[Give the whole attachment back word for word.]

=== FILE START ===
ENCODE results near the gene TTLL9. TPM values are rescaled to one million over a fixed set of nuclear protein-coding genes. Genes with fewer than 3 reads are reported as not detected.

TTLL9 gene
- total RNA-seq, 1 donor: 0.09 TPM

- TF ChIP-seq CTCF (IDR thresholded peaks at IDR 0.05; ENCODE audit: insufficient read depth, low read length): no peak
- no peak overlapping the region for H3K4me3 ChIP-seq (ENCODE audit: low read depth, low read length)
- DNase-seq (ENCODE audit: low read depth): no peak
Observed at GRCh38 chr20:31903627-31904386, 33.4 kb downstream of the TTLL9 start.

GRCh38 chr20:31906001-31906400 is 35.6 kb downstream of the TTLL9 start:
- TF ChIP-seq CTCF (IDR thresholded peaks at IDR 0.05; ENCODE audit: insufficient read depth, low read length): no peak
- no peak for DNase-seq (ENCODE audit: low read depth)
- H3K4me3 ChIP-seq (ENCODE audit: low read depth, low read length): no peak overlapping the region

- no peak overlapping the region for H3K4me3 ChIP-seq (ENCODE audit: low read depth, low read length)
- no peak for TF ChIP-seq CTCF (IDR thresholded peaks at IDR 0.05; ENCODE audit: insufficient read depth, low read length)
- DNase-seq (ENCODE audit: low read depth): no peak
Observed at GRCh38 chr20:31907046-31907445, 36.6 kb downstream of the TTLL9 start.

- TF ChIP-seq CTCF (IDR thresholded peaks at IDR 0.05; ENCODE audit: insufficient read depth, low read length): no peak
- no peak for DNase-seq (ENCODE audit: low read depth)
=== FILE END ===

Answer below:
ENCODE results near the gene TTLL9. TPM values are rescaled to one million over a fixed set of nuclear protein-coding genes. Genes with fewer than 3 reads are reported as not detected.

TTLL9 gene
- total RNA-seq, 1 donor: 0.09 TPM

- TF ChIP-seq CTCF (IDR thresholded peaks at IDR 0.05; ENCODE audit: insufficient read depth, low read length): no peak
- no peak overlapping the region for H3K4me3 ChIP-seq (ENCODE audit: low read depth, low read length)
- DNase-seq (ENCODE audit: low read depth): no peak
Observed at GRCh38 chr20:31903627-31904386, 33.4 kb downstream of the TTLL9 start.

GRCh38 chr20:31906001-31906400 is 35.6 kb downstream of the TTLL9 start:
- TF ChIP-seq CTCF (IDR thresholded peaks at IDR 0.05; ENCODE audit: insufficient read depth, low read length): no peak
- no peak for DNase-seq (ENCODE audit: low read depth)
- H3K4me3 ChIP-seq (ENCODE audit: low read depth, low read length): no peak overlapping the region

- no peak overlapping the region for H3K4me3 ChIP-seq (ENCODE audit: low read depth, low read length)
- no peak for TF ChIP-seq CTCF (IDR thresholded peaks at IDR 0.05; ENCODE audit: insufficient read depth, low read length)
- DNase-seq (ENCODE audit: low read depth): no peak
Observed at GRCh38 chr20:31907046-31907445, 36.6 kb downstream of the TTLL9 start.

- TF ChIP-seq CTCF (IDR thresholded peaks at IDR 0.05; ENCODE audit: insufficient read depth, low read length): no peak
- no peak for DNase-seq (ENCODE audit: low read depth)